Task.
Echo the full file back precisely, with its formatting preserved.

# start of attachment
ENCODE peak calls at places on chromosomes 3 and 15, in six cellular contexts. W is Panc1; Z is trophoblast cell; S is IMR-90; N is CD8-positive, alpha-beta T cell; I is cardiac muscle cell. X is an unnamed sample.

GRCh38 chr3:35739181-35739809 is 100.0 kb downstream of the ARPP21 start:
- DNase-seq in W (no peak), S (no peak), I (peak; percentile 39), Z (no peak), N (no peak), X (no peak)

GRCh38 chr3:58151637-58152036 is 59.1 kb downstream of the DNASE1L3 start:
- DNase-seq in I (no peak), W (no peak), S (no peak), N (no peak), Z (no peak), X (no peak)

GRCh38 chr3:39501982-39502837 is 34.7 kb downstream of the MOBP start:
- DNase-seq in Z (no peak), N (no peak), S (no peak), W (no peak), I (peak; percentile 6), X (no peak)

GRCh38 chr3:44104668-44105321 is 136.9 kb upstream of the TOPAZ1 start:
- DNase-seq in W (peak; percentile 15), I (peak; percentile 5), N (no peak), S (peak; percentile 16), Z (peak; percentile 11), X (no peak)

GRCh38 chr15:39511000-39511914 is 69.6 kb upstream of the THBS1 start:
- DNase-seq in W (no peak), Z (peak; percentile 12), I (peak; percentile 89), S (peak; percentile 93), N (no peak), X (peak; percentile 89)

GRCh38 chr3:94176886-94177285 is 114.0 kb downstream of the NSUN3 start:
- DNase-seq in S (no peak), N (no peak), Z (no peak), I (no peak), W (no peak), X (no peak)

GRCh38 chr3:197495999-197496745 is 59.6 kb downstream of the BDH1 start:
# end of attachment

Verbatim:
ENCODE peak calls at places on chromosomes 3 and 15, in six cellular contexts. W is Panc1; Z is trophoblast cell; S is IMR-90; N is CD8-positive, alpha-beta T cell; I is cardiac muscle cell. X is an unnamed sample.

GRCh38 chr3:35739181-35739809 is 100.0 kb downstream of the ARPP21 start:
- DNase-seq in W (no peak), S (no peak), I (peak; percentile 39), Z (no peak), N (no peak), X (no peak)

GRCh38 chr3:58151637-58152036 is 59.1 kb downstream of the DNASE1L3 start:
- DNase-seq in I (no peak), W (no peak), S (no peak), N (no peak), Z (no peak), X (no peak)

GRCh38 chr3:39501982-39502837 is 34.7 kb downstream of the MOBP start:
- DNase-seq in Z (no peak), N (no peak), S (no peak), W (no peak), I (peak; percentile 6), X (no peak)

GRCh38 chr3:44104668-44105321 is 136.9 kb upstream of the TOPAZ1 start:
- DNase-seq in W (peak; percentile 15), I (peak; percentile 5), N (no peak), S (peak; percentile 16), Z (peak; percentile 11), X (no peak)

GRCh38 chr15:39511000-39511914 is 69.6 kb upstream of the THBS1 start:
- DNase-seq in W (no peak), Z (peak; percentile 12), I (peak; percentile 89), S (peak; percentile 93), N (no peak), X (peak; percentile 89)

GRCh38 chr3:94176886-94177285 is 114.0 kb downstream of the NSUN3 start:
- DNase-seq in S (no peak), N (no peak), Z (no peak), I (no peak), W (no peak), X (no peak)

GRCh38 chr3:197495999-197496745 is 59.6 kb downstream of the BDH1 start: